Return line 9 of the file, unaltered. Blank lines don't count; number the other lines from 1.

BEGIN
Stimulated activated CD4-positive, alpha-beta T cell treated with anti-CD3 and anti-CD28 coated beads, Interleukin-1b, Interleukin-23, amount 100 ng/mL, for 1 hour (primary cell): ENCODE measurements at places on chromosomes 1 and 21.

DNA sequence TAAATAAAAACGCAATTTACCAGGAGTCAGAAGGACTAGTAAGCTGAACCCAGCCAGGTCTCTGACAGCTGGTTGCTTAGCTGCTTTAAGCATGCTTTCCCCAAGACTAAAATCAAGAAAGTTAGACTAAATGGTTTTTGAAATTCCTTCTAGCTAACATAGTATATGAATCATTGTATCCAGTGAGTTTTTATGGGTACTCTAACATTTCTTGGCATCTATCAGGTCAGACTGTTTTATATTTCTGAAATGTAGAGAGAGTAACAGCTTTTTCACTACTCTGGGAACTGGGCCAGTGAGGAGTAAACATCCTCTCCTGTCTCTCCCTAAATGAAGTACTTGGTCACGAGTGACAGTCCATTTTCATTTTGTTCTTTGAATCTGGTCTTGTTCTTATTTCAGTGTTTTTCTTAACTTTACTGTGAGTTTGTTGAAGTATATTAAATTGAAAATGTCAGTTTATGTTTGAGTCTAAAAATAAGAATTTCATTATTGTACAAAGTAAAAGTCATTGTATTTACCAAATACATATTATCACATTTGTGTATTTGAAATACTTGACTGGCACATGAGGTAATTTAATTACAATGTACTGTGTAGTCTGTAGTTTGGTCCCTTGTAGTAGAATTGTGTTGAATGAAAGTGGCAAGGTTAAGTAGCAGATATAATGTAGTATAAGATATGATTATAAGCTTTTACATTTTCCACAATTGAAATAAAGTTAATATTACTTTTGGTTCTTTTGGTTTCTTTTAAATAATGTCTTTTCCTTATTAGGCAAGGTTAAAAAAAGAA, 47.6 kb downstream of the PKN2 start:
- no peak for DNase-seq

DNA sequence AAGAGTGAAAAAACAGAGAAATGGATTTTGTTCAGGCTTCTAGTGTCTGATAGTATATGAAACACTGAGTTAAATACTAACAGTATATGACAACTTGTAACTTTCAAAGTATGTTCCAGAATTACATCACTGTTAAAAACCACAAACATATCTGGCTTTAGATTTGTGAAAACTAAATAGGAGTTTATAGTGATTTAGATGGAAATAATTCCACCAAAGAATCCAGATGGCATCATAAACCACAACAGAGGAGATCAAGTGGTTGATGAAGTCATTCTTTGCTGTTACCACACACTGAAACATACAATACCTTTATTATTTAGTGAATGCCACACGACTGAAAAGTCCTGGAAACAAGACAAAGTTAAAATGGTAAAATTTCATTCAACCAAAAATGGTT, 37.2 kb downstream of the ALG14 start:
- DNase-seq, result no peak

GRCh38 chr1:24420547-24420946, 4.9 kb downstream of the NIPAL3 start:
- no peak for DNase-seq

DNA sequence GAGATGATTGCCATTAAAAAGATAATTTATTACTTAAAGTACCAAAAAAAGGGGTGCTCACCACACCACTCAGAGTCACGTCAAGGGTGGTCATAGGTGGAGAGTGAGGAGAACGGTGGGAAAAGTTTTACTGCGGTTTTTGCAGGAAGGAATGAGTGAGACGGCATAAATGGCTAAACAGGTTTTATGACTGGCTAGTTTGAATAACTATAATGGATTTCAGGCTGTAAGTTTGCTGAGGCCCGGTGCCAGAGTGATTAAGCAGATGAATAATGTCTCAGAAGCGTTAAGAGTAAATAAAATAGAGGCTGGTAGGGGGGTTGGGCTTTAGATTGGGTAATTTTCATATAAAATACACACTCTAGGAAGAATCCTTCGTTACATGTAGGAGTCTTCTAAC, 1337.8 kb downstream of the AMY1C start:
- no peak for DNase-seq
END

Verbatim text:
- no peak for DNase-seq